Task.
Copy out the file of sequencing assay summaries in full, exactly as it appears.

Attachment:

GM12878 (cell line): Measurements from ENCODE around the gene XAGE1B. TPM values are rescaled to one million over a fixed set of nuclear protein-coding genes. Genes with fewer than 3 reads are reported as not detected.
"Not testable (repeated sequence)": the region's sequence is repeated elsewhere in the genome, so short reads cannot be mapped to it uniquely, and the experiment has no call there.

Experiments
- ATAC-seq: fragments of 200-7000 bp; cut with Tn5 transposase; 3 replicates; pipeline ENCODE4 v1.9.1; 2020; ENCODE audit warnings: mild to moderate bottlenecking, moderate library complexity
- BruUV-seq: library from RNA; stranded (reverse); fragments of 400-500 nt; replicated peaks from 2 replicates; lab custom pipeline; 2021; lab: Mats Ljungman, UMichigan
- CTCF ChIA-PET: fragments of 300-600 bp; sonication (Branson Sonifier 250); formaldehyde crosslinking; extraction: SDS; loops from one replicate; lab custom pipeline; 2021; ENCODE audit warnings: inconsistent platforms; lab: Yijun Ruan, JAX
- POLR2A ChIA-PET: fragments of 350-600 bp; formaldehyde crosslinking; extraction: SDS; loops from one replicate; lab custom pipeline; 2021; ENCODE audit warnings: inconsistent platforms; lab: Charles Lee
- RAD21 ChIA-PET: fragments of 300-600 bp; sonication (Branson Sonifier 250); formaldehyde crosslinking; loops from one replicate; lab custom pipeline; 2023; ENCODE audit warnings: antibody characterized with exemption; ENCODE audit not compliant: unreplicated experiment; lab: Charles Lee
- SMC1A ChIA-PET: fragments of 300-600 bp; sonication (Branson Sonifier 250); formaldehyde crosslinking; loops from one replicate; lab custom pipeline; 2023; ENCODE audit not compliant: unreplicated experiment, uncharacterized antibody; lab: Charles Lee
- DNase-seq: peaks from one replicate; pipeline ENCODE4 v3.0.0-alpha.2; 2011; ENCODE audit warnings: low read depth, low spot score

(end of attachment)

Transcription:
GM12878 (cell line): Measurements from ENCODE around the gene XAGE1B. TPM values are rescaled to one million over a fixed set of nuclear protein-coding genes. Genes with fewer than 3 reads are reported as not detected.
"Not testable (repeated sequence)": the region's sequence is repeated elsewhere in the genome, so short reads cannot be mapped to it uniquely, and the experiment has no call there.

Experiments
- ATAC-seq: fragments of 200-7000 bp; cut with Tn5 transposase; 3 replicates; pipeline ENCODE4 v1.9.1; 2020; ENCODE audit warnings: mild to moderate bottlenecking, moderate library complexity
- BruUV-seq: library from RNA; stranded (reverse); fragments of 400-500 nt; replicated peaks from 2 replicates; lab custom pipeline; 2021; lab: Mats Ljungman, UMichigan
- CTCF ChIA-PET: fragments of 300-600 bp; sonication (Branson Sonifier 250); formaldehyde crosslinking; extraction: SDS; loops from one replicate; lab custom pipeline; 2021; ENCODE audit warnings: inconsistent platforms; lab: Yijun Ruan, JAX
- POLR2A ChIA-PET: fragments of 350-600 bp; formaldehyde crosslinking; extraction: SDS; loops from one replicate; lab custom pipeline; 2021; ENCODE audit warnings: inconsistent platforms; lab: Charles Lee
- RAD21 ChIA-PET: fragments of 300-600 bp; sonication (Branson Sonifier 250); formaldehyde crosslinking; loops from one replicate; lab custom pipeline; 2023; ENCODE audit warnings: antibody characterized with exemption; ENCODE audit not compliant: unreplicated experiment; lab: Charles Lee
- SMC1A ChIA-PET: fragments of 300-600 bp; sonication (Branson Sonifier 250); formaldehyde crosslinking; loops from one replicate; lab custom pipeline; 2023; ENCODE audit not compliant: unreplicated experiment, uncharacterized antibody; lab: Charles Lee
- DNase-seq: peaks from one replicate; pipeline ENCODE4 v3.0.0-alpha.2; 2011; ENCODE audit warnings: low read depth, low spot score